We live in an uncertain world, with one consequence being that there is no such thing as a risk-free investment. No matter where we choose to invest our assets, they will be exposed to financial risk in one form or another. Hoarding our life savings under a mattress, for example, will expose us not only to the risk of loss due to fire or theft, but also to the risk of loss due to inflation, because the purchasing power of our savings will likely decrease over time.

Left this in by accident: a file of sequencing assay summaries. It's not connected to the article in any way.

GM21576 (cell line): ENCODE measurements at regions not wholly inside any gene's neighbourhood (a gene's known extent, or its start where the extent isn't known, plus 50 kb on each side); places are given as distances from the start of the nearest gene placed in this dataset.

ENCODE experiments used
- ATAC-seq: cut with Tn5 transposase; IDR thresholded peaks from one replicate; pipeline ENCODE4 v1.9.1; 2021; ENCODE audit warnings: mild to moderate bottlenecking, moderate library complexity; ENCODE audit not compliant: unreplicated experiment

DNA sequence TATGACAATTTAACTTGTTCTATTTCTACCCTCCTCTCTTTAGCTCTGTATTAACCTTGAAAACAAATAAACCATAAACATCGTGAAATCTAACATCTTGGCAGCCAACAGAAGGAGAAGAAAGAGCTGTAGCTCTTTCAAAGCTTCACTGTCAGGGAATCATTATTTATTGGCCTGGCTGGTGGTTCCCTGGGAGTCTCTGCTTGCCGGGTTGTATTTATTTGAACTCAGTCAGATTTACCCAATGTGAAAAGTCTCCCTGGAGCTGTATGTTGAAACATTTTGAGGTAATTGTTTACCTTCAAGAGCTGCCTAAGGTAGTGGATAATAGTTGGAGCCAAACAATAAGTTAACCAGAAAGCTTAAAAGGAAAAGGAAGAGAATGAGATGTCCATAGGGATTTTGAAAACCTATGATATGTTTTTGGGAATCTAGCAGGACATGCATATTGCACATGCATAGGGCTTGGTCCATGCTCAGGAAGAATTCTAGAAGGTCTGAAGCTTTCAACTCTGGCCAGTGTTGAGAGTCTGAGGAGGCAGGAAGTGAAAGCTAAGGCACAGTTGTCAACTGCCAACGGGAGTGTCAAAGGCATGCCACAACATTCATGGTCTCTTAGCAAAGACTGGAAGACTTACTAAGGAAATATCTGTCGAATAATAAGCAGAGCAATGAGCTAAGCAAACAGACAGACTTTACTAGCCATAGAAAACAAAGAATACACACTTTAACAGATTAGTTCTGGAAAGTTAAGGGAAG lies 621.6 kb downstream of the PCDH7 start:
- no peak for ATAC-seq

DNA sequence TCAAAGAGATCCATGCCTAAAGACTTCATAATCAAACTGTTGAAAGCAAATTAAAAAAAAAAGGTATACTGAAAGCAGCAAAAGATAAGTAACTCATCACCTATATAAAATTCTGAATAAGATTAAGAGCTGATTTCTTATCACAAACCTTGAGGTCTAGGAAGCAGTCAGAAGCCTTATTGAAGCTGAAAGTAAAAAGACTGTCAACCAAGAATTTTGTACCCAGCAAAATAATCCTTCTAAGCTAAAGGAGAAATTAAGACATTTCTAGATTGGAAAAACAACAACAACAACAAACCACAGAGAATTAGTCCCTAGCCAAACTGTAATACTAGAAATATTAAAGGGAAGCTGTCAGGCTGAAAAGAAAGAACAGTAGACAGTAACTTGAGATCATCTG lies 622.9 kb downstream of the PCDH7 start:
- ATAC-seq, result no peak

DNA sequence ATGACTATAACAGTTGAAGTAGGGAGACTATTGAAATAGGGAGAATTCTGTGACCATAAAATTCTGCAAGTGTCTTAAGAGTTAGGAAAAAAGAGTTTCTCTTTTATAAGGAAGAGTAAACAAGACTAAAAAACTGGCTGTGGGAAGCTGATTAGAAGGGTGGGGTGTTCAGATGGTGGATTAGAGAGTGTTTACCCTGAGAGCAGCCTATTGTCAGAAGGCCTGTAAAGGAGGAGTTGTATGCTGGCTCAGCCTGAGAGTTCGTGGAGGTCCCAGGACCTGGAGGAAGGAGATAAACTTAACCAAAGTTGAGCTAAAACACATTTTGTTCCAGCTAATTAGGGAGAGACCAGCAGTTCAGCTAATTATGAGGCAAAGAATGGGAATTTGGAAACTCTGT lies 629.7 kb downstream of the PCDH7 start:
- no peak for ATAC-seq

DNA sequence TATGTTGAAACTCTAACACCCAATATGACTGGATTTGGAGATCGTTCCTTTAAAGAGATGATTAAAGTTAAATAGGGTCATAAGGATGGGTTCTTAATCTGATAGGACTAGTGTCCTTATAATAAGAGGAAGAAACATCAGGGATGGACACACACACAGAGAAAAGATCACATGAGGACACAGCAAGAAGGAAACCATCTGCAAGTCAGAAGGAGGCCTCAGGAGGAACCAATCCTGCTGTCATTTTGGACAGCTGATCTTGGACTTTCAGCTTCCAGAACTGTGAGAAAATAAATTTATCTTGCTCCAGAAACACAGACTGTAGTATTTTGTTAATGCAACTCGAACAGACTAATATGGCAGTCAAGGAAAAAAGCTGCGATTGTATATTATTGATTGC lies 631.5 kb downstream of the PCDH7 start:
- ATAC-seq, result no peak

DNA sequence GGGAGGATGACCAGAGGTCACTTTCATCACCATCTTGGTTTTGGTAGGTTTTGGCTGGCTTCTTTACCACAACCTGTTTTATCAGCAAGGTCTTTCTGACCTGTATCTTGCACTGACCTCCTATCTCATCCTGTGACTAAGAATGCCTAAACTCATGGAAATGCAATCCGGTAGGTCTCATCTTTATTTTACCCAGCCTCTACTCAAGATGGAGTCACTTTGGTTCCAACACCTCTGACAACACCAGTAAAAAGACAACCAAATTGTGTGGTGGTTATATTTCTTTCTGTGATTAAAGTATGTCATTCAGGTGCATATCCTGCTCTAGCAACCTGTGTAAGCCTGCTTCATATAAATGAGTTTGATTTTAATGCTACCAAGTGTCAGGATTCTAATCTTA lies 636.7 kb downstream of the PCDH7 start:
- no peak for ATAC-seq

An investor, aware that inflation can erode his wealth, who seeks to earn a positive return by investing in an asset faces other, less obvious, hazards. While an investment that he could make in domestic government securities will pay a return that may, although is by no means guaranteed to, exceed the rate of inflation, so preserving or increasing his purchasing power, there is a very real, even if small in developed economies, chance that a given government will abrogate its obligations and pay none, or only a portion, of the promised return on its securities. Investors eyeing the credit markets in Europe at the end of 2010, for example, were particularly aware of this possibility, with credit default spreads reflecting a great deal of market unease and uncertainty. One lesson of the recent financial crisis is that what may to the unwary appear to be a conservative and secure investment may, in reality, be like the proverbial wolf in sheep's clothing, exposing the investor to very real ...